P.S. Also on that ChiSox blog, Drew of Ghostrunner fame prepares the Windy City for the Alex Rios era.

Addendum: Yes, our man Ed Sprague has admitted to using steroids, but if you take him at his word, he didn’t start using until 1996. And yes, the case may be the same for some other teams on that list (players starting use after the championship), but I’m not interested in doing the research to find when each and every one of these guys started using. I’m just to enjoy this until someone shatters my delsuion for reals.

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Everybody wins (except J.P.)

Alex RiosShipping Alex Rios to the Chicago White Sox in exchange for nothing is a win-win for both teams and, potentially, Rios himself.

The Jays are getting salary relief which, combined with the money saved on the Scott Rolen trade, could be used to significantly improve the team next year (I’m going to assume the Jays’ budget won’t be shrunk until and unless Rogers says otherwise.)

The White Sox get a fantastic defensive centrefielder who’s actually performing better at the plate than most give him credit for and they lose nothing in the process.

As for Rios, he’s not doing so badly, but the general consensus is that he “just doesn’t get it.” Maybe being traded for less than a bag of balls will wake him. If it doesn’t, Ozzie Guillen will be sure to wake him up. And if Rios does wake up, the ChiSox may have just pulled off one of the best heists in a long time.

So who’s the loser here? Why, it’s J.P. Ricciardi, of course.

Not that dumping Rios’ contract was necessarily a bad thing, but J.P. botched this situation before the trade deadline.

“We’ve been in trade discussion with Toronto before the deadline to try to get this guy,” Williams explained of how the whole thing came together. “And the way the waiver claim was made was to A: hopefully resurrect talks. B: in the event someone else claimed him, we didn’t want him going elsewhere because we targeted him not only as a guy who not only would help us in our quest for the division but future seasons as well.”

Chicago wanted Rios.

Chicago was willing to trade something for Rios before the deadline.

And J.P. got nothing except salary relief. Which is good, but it wouldn’ve been nice to get a little more.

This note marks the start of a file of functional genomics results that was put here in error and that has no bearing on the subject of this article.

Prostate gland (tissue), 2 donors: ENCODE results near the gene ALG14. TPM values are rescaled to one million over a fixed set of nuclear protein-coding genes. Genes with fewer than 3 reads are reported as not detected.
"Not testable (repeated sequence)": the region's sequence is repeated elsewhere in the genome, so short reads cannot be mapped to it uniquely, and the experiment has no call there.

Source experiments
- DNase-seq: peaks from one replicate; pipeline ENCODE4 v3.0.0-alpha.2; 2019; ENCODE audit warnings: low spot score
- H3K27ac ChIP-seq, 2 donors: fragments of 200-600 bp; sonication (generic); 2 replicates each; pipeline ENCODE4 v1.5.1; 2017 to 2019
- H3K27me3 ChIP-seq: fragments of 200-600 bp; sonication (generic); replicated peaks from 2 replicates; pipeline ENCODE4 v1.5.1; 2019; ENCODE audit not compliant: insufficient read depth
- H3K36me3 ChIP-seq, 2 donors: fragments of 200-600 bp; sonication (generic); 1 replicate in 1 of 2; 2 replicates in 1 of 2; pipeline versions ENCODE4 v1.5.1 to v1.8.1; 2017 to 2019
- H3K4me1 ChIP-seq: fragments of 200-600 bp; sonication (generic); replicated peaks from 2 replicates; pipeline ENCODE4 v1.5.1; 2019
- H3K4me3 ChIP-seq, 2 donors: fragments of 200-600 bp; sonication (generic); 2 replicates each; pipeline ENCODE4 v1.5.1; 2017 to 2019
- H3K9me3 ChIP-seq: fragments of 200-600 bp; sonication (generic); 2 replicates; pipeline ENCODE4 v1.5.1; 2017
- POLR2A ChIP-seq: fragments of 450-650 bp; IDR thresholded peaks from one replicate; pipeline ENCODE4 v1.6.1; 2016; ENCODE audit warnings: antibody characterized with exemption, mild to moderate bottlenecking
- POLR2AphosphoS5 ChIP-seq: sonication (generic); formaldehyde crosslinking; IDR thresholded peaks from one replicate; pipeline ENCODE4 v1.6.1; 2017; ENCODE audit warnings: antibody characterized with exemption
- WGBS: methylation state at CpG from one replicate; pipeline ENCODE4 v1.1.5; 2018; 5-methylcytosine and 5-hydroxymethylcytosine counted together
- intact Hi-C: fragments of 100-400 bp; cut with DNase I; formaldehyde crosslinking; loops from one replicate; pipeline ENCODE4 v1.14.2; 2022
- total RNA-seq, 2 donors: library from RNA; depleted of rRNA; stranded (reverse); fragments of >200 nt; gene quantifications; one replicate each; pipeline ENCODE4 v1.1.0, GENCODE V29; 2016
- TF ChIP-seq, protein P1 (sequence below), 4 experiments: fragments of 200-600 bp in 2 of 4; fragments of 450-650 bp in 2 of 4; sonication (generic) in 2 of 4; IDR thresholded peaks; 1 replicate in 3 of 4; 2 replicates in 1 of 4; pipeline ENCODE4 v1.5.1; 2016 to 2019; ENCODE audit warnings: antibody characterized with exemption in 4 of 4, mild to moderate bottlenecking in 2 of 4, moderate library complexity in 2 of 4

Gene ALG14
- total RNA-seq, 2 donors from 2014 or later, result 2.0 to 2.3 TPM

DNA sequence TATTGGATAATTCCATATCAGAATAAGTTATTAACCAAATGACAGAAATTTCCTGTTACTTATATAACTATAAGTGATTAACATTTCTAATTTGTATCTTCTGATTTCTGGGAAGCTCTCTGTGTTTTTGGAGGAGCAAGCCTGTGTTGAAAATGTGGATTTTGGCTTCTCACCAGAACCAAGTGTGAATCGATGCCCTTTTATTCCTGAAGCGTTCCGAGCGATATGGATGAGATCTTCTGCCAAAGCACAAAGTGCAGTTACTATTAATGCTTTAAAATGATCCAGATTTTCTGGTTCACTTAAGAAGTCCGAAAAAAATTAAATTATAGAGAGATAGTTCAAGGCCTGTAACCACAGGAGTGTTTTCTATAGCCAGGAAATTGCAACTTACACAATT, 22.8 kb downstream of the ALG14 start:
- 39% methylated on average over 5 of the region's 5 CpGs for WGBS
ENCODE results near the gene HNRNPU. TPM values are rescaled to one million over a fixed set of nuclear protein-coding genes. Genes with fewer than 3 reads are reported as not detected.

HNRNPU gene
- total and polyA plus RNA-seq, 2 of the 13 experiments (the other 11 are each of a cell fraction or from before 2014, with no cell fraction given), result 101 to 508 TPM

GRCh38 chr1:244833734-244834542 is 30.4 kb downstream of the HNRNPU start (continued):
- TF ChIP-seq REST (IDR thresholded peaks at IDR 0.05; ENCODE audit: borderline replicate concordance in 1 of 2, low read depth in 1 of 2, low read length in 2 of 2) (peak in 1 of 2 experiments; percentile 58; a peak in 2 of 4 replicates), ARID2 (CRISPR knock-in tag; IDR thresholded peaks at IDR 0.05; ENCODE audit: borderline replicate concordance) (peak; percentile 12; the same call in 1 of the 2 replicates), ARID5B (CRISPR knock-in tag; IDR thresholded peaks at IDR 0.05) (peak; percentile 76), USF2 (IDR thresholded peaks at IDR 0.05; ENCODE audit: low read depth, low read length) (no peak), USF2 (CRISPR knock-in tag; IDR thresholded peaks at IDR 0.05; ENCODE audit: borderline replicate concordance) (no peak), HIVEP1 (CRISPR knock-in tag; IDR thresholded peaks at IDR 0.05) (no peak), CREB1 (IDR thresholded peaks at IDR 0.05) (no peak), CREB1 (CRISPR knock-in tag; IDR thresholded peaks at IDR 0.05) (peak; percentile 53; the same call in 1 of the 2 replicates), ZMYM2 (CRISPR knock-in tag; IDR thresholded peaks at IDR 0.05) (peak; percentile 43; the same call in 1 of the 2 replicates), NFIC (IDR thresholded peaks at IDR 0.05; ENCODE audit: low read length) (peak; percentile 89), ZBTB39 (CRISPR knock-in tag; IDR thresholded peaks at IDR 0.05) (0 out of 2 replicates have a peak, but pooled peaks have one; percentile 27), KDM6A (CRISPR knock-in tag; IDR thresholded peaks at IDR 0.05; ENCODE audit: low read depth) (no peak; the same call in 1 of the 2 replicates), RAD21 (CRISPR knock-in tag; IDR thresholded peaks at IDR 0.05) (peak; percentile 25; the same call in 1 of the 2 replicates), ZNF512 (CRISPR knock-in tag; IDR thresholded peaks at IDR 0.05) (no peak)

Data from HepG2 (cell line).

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Rios cares

By now you probably all know that Alex Rios had one of the most shittacular outings that a hitter can possibly have yesterday when he struck out five times.

In five at bats.

The Mockingbird breaks down the horrendous performance here.

Last night, after the game, the Jays Care Foundation held a fundraiser at the Royal Ontario Museum. The foundation does good work, like when it recently donated $1 million to a Boys and Girls Club in Scarborough. Good stuff.

Anyway, Rios attended the fundraiser. As he was leaving, someone apparently asked for his autograph and was rejected. Another fan in the area, apparently unhappy with Rios’s platinum sombrero (or Olympic Rings if you prefer) yelled at Rios, “the way you played today, Alex, you should be lucky somebody wants your autograph.”

You could make the argument that going after Rios like that at a fundraiser isn’t the best thing to do, but the way Rios responded, considering the fact that kids around were in the area, is about 100 times worse.

Just watch for yourself:

Whatever you think about how the main characters acted in the video, the thing I really take away from it is that, contrary to popular opinion, Rios really does care. He’s obviously frustrated and angry, I just hope he’s more upset with himself for his performance than the fact that he was getting heckled.

Either way, here’s hoping he takes that anger, channels it into his bat and demolishes Zack Greinke tonight. Fingers crossed.

(H/T to Mockingbird commentor Josh for the video)

UPDATE: Rios apologized.